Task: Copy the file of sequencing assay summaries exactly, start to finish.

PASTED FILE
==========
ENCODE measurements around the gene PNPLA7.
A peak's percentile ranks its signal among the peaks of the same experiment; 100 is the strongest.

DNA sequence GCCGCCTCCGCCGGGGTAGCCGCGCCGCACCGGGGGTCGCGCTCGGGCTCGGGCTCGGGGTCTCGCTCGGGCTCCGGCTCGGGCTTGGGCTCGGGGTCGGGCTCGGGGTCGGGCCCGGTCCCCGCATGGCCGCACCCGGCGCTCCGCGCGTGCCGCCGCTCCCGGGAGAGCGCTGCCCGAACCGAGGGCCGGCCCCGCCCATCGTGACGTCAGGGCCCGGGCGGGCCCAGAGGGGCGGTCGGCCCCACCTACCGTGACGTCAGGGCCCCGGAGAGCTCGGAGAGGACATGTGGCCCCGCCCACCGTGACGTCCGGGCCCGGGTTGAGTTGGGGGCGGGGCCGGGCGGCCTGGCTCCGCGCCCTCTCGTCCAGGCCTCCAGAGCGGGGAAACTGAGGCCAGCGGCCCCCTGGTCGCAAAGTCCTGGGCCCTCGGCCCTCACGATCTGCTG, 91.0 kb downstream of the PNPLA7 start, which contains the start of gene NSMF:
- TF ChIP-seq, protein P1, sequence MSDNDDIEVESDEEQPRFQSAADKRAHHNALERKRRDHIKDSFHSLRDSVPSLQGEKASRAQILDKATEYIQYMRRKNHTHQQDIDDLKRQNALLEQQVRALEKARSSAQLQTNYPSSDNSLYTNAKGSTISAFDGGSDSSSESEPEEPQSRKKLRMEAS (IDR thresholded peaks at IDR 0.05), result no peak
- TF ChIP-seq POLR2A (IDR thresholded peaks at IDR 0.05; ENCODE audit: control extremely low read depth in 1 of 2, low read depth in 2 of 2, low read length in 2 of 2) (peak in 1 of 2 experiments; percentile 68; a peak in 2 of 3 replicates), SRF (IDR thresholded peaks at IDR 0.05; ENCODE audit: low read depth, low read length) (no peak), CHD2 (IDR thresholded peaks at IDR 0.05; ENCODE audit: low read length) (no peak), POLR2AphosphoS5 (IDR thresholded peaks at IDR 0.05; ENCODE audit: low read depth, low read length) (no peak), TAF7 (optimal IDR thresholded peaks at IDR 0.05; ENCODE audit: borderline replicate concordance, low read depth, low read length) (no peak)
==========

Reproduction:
ENCODE measurements around the gene PNPLA7.
A peak's percentile ranks its signal among the peaks of the same experiment; 100 is the strongest.

DNA sequence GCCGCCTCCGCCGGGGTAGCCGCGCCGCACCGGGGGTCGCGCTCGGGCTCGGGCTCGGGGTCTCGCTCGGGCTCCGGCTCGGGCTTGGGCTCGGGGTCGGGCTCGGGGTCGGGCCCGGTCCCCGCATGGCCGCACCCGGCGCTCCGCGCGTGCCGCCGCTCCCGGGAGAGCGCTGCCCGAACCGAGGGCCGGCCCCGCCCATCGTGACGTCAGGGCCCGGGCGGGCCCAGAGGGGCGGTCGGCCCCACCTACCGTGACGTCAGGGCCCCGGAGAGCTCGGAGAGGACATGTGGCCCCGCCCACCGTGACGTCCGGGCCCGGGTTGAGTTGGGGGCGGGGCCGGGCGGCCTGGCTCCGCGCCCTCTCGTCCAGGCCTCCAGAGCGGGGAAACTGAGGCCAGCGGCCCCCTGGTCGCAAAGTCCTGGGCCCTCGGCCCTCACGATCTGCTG, 91.0 kb downstream of the PNPLA7 start, which contains the start of gene NSMF:
- TF ChIP-seq, protein P1, sequence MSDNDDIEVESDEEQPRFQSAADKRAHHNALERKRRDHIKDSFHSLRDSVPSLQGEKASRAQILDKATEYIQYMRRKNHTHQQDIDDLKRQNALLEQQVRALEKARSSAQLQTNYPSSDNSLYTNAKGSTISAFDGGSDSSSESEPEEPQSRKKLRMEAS (IDR thresholded peaks at IDR 0.05), result no peak
- TF ChIP-seq POLR2A (IDR thresholded peaks at IDR 0.05; ENCODE audit: control extremely low read depth in 1 of 2, low read depth in 2 of 2, low read length in 2 of 2) (peak in 1 of 2 experiments; percentile 68; a peak in 2 of 3 replicates), SRF (IDR thresholded peaks at IDR 0.05; ENCODE audit: low read depth, low read length) (no peak), CHD2 (IDR thresholded peaks at IDR 0.05; ENCODE audit: low read length) (no peak), POLR2AphosphoS5 (IDR thresholded peaks at IDR 0.05; ENCODE audit: low read depth, low read length) (no peak), TAF7 (optimal IDR thresholded peaks at IDR 0.05; ENCODE audit: borderline replicate concordance, low read depth, low read length) (no peak)